People are afraid of many different things: Heights, grizzly bears, flying in airplanes, snakes, germs, you name it. I can relate to some of these, but one of my biggest fears is slipping on ice. Icy sidewalks, driveways, steps, even a pond that’s iced over — I can’t stand the feeling of the ground sliding out from under me. And while many fears can be overcome as we age, for me this particular fear seems only to have increased with time.
As a result, I’ve been an avid consumer of rock salt for years. So imagine my dismay when I found out that although this compound works well on icy sidewalks, it’s terrible for the environment. And while you might use rock salt, also known as ‘road salt’, in small amounts, it’s also used in bulk to de-ice roads and highways, so the less of it used overall, the better.
What’s so bad about rock salt — and what can you use instead? Read on for answers!
Rock Salt Is Bad For The Environment
As salt melts the ice on steps, sidewalks, and roads, it trickles into waterways and flora, creating what biologists call ‘dead zones’. Dead zones are bodies of water where no aquatic life can survive due to a lack of oxygen. These zones, usually estuaries, are caused by toxins and chemicals that flow down from larger rivers and streams.
In large quantities, rock salt causes corrosion. It might be a quick and cheap-at-the-outset solution to making icy roads, bridges, and highways safe for traveling, but the ultimate costs far outweigh the gains. The EPA, or Environmental Protection Agency, reported in 2020 that damage to our national infrastructure from road salt required five billion dollars in repairs.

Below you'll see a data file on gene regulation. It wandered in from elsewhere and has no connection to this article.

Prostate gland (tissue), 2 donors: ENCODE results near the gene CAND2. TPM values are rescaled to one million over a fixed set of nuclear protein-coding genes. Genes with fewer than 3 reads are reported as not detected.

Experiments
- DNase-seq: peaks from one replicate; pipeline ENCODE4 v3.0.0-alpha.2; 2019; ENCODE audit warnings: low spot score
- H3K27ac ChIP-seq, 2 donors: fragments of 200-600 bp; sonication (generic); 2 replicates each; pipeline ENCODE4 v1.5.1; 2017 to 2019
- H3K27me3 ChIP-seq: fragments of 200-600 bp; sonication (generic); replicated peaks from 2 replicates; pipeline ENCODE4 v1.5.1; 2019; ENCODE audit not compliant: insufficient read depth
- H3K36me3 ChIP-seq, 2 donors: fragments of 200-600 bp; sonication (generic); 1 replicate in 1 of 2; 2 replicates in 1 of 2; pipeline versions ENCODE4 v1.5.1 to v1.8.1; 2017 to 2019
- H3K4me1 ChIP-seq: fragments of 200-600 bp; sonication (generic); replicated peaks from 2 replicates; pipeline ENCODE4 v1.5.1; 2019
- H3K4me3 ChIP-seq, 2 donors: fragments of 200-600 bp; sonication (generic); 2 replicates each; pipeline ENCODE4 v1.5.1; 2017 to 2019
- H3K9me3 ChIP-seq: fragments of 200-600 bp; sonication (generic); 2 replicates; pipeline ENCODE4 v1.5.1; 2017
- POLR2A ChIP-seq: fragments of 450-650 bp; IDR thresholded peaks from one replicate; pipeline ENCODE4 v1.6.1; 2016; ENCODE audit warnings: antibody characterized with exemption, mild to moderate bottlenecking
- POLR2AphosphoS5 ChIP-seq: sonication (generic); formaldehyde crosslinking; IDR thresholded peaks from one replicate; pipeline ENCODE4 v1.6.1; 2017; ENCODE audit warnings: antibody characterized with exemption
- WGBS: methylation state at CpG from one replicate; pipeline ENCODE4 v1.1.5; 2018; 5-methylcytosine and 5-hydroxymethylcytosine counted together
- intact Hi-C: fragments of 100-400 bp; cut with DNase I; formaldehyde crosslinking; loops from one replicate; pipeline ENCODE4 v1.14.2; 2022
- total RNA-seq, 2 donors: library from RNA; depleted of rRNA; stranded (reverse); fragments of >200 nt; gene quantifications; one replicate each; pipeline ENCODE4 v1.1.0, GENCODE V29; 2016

Rock Salt Is Harmful To Pets
If you have a dog and walk them often, make sure to use a pet-friendly de-icing product on your steps and walkway. Rock salt can be toxic to our dog and cat friends if consumed, causing dehydration and vomiting. It’s can also cause painful chemical burns and irritation on their paws. The best way to keep your pet safe from the damaging effects of rock salt is to use another de-icing agent and, because you’ll likely encounter rock salt if you walk on main roads and sidewalks, to apply a paw-protecting wax before heading out. (Dog booties are another great way to protect your pup’s paws!)
Rock Salt Alternatives
Just because something is popular doesn’t mean it’s the best. (This applied back in high school, and it still applies today.) Here are some eco-, pet, and concrete-friendly alternative de-icers to try this winter:
- Sand Sand absorbs sunlight, which helps to melt ice, and provides traction as well.
- Coffee grounds A great way to make the most of that morning cup of coffee, no need to toss them in the trash after brewing. Sprinkle liberally on your driveway instead!
- Gravel/Wood chips/Straw Unlike sand, these methods don’t help melt the ice but are great for traction beneath your feet.
- Wood ash If you have a wood-burning stove or working place/fire pit, it’s likely you’ll have an abundance of ash around, which can easily be gathered and sprinkled on steps and sidewalks.
A bad fall really takes the fun out of winter. Luckily, there are safe ways to make sure you stay steady and upright this season, while keeping our environment, wildlife, and furry friends safe and healthy. Sounds n-ice to us!